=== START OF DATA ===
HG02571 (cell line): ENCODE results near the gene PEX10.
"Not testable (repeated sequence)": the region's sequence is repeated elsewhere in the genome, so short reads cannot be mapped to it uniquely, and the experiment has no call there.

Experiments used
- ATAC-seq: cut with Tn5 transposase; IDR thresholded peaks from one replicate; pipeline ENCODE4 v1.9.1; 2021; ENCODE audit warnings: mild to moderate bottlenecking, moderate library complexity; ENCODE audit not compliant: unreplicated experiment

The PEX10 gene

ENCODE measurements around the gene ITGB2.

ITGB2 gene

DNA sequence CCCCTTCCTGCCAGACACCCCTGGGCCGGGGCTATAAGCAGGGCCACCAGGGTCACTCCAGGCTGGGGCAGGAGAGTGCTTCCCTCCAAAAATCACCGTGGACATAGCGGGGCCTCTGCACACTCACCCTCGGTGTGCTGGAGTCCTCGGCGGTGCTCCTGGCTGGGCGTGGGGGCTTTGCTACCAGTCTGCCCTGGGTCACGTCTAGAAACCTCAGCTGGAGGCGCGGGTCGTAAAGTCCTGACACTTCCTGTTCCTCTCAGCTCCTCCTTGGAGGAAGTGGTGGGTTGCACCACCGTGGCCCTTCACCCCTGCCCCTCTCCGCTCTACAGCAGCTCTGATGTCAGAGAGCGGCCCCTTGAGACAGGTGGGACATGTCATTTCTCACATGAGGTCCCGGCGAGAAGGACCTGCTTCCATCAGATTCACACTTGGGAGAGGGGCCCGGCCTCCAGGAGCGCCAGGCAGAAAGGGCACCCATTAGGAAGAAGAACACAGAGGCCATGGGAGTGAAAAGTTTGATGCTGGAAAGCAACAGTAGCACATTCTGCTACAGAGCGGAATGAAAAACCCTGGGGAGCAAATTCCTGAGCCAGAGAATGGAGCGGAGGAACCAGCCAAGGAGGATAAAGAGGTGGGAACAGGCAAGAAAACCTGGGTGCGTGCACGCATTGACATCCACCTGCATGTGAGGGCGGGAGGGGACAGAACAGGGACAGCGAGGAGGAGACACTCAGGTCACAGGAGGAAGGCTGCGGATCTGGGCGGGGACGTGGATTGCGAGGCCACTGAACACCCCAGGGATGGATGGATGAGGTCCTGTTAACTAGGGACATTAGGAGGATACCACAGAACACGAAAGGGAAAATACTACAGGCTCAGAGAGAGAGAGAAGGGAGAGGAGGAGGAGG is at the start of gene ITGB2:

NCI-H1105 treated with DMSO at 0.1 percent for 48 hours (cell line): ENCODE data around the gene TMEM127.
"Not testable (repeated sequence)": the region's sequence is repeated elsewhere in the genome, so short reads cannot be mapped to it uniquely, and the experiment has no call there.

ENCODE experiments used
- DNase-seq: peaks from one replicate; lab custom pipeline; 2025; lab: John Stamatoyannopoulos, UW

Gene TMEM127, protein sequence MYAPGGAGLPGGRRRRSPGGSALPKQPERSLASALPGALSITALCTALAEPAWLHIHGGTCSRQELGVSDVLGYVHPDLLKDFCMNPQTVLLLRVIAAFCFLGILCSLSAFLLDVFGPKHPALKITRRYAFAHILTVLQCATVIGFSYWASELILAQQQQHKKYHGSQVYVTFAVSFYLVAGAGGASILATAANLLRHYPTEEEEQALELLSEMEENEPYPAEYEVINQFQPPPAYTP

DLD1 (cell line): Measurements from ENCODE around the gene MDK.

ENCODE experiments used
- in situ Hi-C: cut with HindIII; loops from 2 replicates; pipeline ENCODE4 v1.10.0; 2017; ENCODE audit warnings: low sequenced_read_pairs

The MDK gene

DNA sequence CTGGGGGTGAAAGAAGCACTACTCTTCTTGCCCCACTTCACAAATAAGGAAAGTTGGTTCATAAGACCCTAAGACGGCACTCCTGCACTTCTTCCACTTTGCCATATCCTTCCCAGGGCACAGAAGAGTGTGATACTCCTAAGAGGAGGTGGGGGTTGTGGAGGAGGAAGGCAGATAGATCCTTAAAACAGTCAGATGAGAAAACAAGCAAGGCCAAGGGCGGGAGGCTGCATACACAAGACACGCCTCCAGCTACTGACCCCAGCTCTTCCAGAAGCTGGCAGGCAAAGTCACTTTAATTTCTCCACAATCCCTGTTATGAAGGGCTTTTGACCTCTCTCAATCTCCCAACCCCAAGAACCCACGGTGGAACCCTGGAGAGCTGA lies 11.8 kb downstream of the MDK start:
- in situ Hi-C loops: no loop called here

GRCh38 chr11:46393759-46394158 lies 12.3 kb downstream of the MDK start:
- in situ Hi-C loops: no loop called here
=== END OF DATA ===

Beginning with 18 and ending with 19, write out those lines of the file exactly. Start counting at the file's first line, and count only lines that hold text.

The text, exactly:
DNA sequence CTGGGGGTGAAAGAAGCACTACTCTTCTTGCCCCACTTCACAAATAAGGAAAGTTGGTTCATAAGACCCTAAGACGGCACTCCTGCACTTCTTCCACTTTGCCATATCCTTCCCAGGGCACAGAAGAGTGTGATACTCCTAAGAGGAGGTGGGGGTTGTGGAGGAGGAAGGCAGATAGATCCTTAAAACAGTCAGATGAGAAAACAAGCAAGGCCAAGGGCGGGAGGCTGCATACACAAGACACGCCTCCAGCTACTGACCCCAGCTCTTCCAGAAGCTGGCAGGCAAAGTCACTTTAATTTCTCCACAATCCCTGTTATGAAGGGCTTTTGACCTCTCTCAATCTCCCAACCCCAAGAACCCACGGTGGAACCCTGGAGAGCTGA lies 11.8 kb downstream of the MDK start:
- in situ Hi-C loops: no loop called here